NEW ORLEANS—Kade McAdams, this year's Youth Leadership Council spokesman and a member of
Tri-County Electric Co-op in Azle, Texas, delivered the following remarks on March 3 at NRECA's Annual Meeting:
Good morning. Directors, managers and cooperative employees, I want to extend a big Texas thank-you for inviting my parents and me all the way from Seymour…where you see less.
I would like to begin by giving a shout-out to Beth Knudson, the NRECA youth programs and training manger, and Esther Dominguez, the Texas Electric Cooperative Youth Tour coordinator. You two ladies, and the programs you dedicate so much of your time to, have changed my life for the better, as well as the lives of countless numbers of youth. Thank you.
I owe my sponsoring co-op, Tri-County Electric, a great big thank-you. Everyone at Tri-County has been so supportive of my role and treated me like a king. Daryl Shriver, Gloria Barron and especially Annie McGinnis have mentored me, and I can confidently say that I have learned a lot from them and they have not heard the last of me…I value their input and know I will need their advice in college and in my career one day.
Last but not least, I want to take a quick second to thank my parents. My brother and I won the lottery with these folks. I appreciate you, Mom and Dad.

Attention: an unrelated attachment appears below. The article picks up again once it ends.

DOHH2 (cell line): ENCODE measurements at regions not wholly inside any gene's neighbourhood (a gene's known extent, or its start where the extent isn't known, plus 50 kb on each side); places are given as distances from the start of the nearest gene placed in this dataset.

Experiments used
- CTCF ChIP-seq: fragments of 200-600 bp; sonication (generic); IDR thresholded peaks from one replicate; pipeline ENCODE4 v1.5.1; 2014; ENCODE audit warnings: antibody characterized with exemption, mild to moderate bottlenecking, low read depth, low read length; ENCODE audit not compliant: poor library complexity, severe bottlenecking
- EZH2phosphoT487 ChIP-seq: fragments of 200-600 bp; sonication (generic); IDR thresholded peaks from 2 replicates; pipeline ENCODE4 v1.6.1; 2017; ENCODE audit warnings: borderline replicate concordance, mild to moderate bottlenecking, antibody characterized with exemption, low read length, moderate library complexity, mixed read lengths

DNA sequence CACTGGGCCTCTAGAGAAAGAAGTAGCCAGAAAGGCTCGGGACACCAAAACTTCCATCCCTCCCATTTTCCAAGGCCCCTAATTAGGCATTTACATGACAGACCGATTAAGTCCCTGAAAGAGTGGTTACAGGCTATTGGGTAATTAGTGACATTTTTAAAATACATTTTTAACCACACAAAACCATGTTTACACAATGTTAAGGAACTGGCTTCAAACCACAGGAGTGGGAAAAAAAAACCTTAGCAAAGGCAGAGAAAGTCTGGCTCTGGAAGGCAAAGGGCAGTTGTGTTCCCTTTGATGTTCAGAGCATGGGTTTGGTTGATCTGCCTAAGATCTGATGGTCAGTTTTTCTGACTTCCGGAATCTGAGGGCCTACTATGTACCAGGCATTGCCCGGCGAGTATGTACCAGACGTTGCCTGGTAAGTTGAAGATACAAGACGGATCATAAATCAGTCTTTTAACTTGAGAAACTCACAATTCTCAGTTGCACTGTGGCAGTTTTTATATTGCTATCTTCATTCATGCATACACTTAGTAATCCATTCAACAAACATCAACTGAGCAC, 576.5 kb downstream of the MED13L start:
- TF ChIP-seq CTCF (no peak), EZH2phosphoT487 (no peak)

Now, let's get down to business and tune in to a message that I'm thankful I get to share with you today.
Today's Listeners, Tomorrow's Leaders
Nelson Mandela is credited with saying, "The youth of today are the leaders of tomorrow," and my grandmother's response to that quote is, "Gosh darn! That's scary." Babers, that's what we call my grandma, is right, because our world and society continue to change and evolve and become more and more confusing for the youth of today.
The type of people Babers would want me to aspire to be like are not always the ones youth see and hear the most about via television or social media. The true leaders that we need to be seeking are behind the scenes working hard to provide for others, helping those they are surrounded by to rise up, acting with kindness, and most importantly appreciating their blessings. In other words, the leaders that the youth of today need to aspire to be like live by principles.
Principles, defined as morally correct attitudes and behaviors, are very important to the creation of tomorrow's leaders. So many people, especially in today's society, find it difficult to abide by principles and find examples of them. I believe country music is the solution…one can learn a lot of positive principles from listening to the lyrics of good ol' country songs. And to prove it to you I'm going to sing a few tunes and allow you to hear just where today's youth, tomorrow's leaders, can get inspiration to live each day by.
Leaders work hard for what they believe in and usually do so without a thank-you or token of appreciation. The country music group Alabama is one of many music icons that has a great song about working hard each and every day. Their song "Forty Hour Week for a Livin'" has a great message. Now, I'm warning you, someone stole all the money my parents gave me for singing lessons.